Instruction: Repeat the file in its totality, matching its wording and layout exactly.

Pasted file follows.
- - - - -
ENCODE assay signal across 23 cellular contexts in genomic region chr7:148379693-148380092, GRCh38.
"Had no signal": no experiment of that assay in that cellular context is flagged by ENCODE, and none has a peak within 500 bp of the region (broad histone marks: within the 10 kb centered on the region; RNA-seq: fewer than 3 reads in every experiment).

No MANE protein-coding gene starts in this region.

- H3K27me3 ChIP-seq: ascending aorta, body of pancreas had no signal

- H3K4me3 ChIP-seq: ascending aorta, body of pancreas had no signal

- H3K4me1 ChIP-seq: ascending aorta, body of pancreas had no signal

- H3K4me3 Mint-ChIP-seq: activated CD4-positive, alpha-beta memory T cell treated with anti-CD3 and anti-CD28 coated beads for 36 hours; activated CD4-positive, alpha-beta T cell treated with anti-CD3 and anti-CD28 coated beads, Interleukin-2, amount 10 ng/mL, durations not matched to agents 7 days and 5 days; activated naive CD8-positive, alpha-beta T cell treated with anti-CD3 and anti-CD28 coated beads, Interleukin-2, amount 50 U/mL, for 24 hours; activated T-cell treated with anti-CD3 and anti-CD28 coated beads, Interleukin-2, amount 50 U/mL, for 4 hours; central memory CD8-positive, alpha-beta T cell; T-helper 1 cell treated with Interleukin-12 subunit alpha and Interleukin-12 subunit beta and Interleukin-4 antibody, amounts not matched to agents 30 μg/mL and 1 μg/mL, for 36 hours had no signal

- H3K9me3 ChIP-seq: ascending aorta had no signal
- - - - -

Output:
ENCODE assay signal across 23 cellular contexts in genomic region chr7:148379693-148380092, GRCh38.
"Had no signal": no experiment of that assay in that cellular context is flagged by ENCODE, and none has a peak within 500 bp of the region (broad histone marks: within the 10 kb centered on the region; RNA-seq: fewer than 3 reads in every experiment).

No MANE protein-coding gene starts in this region.

- H3K27me3 ChIP-seq: ascending aorta, body of pancreas had no signal

- H3K4me3 ChIP-seq: ascending aorta, body of pancreas had no signal

- H3K4me1 ChIP-seq: ascending aorta, body of pancreas had no signal

- H3K4me3 Mint-ChIP-seq: activated CD4-positive, alpha-beta memory T cell treated with anti-CD3 and anti-CD28 coated beads for 36 hours; activated CD4-positive, alpha-beta T cell treated with anti-CD3 and anti-CD28 coated beads, Interleukin-2, amount 10 ng/mL, durations not matched to agents 7 days and 5 days; activated naive CD8-positive, alpha-beta T cell treated with anti-CD3 and anti-CD28 coated beads, Interleukin-2, amount 50 U/mL, for 24 hours; activated T-cell treated with anti-CD3 and anti-CD28 coated beads, Interleukin-2, amount 50 U/mL, for 4 hours; central memory CD8-positive, alpha-beta T cell; T-helper 1 cell treated with Interleukin-12 subunit alpha and Interleukin-12 subunit beta and Interleukin-4 antibody, amounts not matched to agents 30 μg/mL and 1 μg/mL, for 36 hours had no signal

- H3K9me3 ChIP-seq: ascending aorta had no signal